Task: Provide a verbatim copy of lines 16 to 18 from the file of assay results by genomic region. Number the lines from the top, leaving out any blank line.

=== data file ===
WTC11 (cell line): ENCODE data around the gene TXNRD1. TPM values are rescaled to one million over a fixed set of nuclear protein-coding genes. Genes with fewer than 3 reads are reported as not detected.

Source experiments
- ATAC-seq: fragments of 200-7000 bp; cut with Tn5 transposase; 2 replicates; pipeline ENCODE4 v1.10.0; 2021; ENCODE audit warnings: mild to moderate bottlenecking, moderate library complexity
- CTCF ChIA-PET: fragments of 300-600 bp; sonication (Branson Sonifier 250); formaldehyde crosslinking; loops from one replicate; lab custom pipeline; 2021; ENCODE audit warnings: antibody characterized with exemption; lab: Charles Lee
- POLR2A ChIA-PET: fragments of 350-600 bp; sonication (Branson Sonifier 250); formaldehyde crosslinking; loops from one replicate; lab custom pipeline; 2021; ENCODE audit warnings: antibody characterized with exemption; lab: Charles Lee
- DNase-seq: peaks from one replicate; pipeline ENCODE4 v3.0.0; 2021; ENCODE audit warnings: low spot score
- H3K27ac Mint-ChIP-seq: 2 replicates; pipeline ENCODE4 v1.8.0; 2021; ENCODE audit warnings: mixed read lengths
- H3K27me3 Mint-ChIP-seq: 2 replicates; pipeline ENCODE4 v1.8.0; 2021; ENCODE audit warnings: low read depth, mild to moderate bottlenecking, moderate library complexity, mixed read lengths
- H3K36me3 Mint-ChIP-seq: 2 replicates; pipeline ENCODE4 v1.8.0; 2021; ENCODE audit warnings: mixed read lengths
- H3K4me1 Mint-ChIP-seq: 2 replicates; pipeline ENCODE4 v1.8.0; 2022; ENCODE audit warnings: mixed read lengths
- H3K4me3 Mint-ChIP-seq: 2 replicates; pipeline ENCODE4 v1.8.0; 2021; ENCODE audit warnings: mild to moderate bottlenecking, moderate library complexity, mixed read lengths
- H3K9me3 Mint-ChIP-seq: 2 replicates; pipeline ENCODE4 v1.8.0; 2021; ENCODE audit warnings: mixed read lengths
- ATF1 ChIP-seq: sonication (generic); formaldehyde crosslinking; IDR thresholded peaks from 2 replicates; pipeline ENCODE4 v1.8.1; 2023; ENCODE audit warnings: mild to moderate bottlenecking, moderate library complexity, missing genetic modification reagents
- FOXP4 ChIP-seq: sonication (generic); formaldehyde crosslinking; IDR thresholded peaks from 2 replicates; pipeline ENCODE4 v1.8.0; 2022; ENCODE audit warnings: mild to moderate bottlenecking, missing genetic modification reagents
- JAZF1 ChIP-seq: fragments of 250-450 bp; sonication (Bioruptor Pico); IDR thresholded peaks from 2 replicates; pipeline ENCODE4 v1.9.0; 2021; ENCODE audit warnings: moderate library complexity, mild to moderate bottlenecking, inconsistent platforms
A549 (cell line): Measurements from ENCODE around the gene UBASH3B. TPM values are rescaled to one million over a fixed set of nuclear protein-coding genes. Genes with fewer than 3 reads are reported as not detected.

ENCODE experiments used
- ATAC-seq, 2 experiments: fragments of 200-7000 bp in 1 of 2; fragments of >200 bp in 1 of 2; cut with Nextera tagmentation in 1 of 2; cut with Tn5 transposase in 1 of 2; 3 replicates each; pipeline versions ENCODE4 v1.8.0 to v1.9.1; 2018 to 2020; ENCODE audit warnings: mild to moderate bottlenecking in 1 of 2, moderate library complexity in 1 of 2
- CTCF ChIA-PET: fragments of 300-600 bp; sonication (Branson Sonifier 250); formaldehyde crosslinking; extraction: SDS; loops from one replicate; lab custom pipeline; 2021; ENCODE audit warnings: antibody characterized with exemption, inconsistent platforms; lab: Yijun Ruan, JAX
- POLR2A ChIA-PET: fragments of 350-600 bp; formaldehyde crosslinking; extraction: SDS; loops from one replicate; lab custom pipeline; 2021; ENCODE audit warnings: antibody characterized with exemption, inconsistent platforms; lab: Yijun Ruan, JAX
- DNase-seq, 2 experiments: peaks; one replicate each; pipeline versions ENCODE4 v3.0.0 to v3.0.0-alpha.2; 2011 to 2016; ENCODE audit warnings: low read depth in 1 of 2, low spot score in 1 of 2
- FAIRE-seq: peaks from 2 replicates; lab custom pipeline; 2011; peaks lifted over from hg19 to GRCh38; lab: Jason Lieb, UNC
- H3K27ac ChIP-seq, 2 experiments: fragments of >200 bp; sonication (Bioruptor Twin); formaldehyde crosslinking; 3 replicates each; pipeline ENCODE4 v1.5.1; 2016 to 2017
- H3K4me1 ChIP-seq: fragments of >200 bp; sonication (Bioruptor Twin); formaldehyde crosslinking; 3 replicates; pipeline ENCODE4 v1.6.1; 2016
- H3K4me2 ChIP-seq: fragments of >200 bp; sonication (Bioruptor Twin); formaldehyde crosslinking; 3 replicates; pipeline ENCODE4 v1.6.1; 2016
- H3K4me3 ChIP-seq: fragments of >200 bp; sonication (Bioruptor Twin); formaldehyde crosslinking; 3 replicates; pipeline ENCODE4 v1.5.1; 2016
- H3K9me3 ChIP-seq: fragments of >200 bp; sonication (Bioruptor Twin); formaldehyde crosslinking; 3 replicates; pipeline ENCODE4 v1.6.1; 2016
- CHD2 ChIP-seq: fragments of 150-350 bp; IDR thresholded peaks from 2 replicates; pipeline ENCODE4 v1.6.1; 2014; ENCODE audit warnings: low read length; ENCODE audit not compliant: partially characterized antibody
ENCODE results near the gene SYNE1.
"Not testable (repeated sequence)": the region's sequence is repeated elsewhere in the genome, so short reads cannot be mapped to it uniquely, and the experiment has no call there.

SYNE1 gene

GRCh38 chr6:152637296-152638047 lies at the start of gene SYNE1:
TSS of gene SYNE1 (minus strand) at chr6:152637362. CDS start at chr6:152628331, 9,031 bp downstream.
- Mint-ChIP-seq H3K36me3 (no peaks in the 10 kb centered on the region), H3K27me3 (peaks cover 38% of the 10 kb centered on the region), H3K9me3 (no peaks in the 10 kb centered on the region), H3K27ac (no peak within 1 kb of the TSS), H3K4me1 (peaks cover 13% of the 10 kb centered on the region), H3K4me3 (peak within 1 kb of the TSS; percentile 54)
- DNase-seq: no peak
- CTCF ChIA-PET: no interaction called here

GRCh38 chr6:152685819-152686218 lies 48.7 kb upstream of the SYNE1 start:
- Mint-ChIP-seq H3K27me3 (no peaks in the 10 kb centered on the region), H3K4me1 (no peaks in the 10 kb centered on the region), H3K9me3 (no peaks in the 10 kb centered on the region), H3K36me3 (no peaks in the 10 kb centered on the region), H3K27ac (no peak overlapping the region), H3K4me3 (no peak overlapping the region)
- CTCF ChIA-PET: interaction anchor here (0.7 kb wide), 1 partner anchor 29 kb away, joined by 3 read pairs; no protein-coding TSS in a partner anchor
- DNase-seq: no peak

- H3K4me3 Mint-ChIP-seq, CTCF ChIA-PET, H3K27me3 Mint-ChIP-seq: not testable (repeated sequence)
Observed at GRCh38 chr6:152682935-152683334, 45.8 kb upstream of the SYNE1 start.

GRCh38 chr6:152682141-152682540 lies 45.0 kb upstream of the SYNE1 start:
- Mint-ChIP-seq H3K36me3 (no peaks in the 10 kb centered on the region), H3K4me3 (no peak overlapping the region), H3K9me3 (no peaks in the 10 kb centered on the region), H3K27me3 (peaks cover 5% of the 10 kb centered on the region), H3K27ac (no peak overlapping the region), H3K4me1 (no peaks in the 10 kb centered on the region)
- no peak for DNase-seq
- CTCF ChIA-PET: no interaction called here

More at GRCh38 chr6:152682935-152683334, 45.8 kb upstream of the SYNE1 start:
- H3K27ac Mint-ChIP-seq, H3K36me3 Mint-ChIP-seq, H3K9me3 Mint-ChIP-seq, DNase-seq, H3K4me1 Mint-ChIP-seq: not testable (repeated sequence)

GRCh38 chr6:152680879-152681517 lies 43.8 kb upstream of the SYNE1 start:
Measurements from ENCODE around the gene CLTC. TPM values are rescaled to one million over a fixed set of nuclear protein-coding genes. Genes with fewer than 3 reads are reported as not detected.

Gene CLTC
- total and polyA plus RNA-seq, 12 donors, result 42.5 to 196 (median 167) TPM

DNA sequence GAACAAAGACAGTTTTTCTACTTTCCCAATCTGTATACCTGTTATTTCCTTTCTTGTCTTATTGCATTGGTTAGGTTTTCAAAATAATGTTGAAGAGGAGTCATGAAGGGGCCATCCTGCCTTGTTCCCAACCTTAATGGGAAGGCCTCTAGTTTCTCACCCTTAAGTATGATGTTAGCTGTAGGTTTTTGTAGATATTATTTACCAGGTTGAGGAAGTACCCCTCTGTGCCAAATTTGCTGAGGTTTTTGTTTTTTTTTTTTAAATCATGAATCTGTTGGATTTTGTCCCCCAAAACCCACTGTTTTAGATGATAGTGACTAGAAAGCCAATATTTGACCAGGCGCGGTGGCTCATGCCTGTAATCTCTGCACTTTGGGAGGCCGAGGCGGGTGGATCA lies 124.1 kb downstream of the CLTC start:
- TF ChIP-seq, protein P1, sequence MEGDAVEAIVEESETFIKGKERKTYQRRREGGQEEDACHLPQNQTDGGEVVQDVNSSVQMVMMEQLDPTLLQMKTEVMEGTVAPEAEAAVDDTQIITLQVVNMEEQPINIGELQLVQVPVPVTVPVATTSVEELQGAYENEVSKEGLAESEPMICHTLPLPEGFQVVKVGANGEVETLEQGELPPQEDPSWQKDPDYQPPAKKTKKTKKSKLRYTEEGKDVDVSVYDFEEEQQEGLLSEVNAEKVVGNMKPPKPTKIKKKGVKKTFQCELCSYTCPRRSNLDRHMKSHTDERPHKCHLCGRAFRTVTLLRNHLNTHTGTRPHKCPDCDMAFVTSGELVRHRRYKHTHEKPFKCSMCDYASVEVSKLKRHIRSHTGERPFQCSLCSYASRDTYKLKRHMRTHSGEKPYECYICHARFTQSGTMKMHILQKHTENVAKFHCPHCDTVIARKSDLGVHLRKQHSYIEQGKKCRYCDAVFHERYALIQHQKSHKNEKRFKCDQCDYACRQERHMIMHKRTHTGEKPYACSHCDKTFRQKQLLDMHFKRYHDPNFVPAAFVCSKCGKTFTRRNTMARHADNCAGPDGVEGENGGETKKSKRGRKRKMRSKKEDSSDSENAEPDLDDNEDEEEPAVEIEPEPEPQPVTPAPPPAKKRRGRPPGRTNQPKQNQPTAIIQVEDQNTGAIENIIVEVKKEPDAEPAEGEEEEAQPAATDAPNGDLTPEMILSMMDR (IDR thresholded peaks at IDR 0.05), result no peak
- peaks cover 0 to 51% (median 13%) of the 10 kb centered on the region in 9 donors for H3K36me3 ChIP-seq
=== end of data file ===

A549 (cell line): Measurements from ENCODE around the gene UBASH3B. TPM values are rescaled to one million over a fixed set of nuclear protein-coding genes. Genes with fewer than 3 reads are reported as not detected.

ENCODE experiments used
- ATAC-seq, 2 experiments: fragments of 200-7000 bp in 1 of 2; fragments of >200 bp in 1 of 2; cut with Nextera tagmentation in 1 of 2; cut with Tn5 transposase in 1 of 2; 3 replicates each; pipeline versions ENCODE4 v1.8.0 to v1.9.1; 2018 to 2020; ENCODE audit warnings: mild to moderate bottlenecking in 1 of 2, moderate library complexity in 1 of 2